NO MAJOR ENVIRONMENTAL IMPACT EXPECTED FROM GRIEG SEAFOOD CHLORINE LEAK

PUBLISHING DATE

A chemical leak at a Grieg Seafood plant in Norway is not thought likely to cause any long-term harm to the environment.

As reported by media, 96,000 salmon in a holding pen died when 15,000 litres of chlorine, normally used as part of the disinfection process at the plant, were released by accident.

While the incident had a short-term impact on plant operations, Grieg Seafood said the chlorine was likely to break down quickly in the environment, although a full assessment is taking place.

The company has asked Akvaplan-niva, a daughter company of the Norwegian Institute for Water Research, to carry out an independent investigation into the incident.

A chemical leak at a Grieg Seafood plant in Norway is not thought likely to cause any long-term harm to the environment.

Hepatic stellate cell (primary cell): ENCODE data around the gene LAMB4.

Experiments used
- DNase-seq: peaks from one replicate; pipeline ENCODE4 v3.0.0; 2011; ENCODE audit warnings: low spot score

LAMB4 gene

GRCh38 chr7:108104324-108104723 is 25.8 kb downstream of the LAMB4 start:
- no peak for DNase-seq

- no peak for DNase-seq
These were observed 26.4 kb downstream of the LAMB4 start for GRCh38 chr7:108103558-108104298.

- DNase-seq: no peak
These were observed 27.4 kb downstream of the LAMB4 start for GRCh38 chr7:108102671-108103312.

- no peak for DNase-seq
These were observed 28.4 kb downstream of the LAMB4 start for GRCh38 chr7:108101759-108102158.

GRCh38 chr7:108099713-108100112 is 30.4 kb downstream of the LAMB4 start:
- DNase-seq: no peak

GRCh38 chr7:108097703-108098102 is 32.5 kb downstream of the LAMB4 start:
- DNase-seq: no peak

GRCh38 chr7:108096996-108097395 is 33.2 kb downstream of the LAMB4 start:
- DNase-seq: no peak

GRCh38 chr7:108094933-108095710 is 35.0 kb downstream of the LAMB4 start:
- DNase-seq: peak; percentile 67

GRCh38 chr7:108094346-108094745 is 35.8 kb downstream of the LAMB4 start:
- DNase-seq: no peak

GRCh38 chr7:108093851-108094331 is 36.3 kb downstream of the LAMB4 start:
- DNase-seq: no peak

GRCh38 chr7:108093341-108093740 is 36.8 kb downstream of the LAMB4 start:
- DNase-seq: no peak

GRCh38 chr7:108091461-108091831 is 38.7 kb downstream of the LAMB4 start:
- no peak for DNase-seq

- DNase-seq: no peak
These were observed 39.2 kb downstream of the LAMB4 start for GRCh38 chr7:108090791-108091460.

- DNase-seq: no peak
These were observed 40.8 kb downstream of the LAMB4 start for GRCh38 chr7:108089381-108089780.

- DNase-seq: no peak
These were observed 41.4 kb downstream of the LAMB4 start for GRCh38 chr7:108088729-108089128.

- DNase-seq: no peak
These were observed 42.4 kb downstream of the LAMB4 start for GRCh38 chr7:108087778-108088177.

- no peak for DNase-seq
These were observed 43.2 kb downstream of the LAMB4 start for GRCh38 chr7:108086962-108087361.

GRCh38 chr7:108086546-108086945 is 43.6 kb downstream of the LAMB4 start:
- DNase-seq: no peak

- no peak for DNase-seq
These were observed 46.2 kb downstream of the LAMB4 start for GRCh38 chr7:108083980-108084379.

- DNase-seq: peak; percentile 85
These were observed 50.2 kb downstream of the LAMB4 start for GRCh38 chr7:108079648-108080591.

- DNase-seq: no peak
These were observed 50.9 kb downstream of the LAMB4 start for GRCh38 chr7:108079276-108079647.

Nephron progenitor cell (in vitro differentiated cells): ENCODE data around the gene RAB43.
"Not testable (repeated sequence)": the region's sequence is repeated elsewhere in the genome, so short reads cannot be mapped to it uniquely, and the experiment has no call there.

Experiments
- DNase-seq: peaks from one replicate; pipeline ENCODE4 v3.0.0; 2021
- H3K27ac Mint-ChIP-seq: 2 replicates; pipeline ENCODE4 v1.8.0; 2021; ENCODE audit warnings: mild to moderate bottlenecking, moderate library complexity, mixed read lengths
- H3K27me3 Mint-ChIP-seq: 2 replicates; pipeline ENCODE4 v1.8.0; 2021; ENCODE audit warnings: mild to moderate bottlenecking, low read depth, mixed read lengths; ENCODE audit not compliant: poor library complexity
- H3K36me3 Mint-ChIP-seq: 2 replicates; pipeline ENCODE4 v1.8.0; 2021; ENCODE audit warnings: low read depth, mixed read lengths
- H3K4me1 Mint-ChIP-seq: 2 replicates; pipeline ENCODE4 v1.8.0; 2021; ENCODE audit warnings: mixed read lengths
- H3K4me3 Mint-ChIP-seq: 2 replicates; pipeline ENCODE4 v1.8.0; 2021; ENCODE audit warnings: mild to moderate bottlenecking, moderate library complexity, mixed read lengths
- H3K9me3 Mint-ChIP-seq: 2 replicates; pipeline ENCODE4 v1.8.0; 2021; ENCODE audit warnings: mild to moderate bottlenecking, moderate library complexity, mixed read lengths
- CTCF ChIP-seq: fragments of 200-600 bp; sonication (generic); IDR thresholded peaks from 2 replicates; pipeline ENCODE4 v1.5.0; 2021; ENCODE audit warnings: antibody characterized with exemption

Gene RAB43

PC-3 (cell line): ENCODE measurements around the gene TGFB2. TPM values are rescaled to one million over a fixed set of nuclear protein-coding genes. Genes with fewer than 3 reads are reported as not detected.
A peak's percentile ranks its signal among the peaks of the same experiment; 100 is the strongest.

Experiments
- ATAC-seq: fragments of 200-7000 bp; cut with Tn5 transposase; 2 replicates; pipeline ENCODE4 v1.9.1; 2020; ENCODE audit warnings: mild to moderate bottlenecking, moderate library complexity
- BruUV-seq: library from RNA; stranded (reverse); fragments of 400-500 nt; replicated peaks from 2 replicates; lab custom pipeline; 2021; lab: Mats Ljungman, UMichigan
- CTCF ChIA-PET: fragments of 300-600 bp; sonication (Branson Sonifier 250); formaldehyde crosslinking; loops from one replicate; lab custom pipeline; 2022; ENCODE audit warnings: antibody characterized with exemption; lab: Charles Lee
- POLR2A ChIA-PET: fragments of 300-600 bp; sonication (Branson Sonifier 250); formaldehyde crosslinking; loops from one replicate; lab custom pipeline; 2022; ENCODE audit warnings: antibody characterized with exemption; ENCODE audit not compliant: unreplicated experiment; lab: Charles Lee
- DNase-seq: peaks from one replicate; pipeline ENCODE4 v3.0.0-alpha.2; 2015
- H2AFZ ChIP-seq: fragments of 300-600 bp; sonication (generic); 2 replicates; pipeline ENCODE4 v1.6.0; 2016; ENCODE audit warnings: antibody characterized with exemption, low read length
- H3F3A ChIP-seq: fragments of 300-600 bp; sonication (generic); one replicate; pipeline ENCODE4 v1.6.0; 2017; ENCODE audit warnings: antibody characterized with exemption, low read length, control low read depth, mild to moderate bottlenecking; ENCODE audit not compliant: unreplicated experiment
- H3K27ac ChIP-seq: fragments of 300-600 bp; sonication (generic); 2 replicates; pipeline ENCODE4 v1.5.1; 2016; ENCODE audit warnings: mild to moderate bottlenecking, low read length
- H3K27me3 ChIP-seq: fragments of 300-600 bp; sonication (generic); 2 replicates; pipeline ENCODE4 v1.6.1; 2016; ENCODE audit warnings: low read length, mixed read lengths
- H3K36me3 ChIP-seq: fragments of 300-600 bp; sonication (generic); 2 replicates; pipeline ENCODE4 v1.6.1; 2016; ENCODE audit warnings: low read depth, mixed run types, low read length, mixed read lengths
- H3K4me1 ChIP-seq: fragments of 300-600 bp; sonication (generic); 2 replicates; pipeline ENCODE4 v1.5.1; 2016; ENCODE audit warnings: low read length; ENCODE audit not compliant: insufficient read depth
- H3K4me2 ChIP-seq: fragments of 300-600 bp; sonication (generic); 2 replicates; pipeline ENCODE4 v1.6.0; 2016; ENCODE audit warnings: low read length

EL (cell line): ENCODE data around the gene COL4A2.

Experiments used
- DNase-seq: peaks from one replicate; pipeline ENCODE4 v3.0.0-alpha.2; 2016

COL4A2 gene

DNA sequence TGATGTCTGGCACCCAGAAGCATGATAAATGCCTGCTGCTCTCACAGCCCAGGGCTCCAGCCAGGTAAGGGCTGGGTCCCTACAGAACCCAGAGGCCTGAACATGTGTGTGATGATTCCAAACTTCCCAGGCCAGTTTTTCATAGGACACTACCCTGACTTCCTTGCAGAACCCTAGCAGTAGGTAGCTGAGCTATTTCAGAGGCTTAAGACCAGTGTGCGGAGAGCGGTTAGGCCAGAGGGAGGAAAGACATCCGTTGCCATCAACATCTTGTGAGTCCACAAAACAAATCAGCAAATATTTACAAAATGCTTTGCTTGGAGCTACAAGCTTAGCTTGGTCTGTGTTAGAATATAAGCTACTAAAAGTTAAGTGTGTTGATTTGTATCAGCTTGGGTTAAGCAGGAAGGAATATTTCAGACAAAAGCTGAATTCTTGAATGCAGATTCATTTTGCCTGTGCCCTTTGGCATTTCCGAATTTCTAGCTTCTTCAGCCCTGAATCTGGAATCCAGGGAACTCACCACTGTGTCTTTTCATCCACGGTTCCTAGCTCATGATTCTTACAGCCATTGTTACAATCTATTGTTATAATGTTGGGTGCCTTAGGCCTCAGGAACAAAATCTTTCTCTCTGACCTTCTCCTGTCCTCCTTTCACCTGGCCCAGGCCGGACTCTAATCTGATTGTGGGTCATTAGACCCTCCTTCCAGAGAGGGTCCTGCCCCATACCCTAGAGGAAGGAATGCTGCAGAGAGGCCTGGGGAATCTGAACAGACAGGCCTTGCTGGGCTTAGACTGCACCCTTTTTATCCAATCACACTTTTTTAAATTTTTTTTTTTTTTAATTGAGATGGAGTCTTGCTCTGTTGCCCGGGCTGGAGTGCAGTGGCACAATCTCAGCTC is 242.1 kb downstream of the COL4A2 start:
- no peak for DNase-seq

As reported by Sial Paris Newsroom at the beginning of July, Grieg Seafood recently sold its operations in Shetland in northern Scotland so that it could focus on its Norwegian and Canadian interests.

The deal to transfer operations to Scottish Sea Farms, worth £164 million (€192.7 million), came after efforts to cut sea lice levels at the Shetland operations proved successful.

Grieg Seafood describes itself as one of the world’s leading salmon farming companies, and it aims to harvest 81,000 tonnes this year, excluding the Shetland operations.

Significant growth in harvests are expected, with the company targeting a harvest of 130,000 tonnes in 2025.

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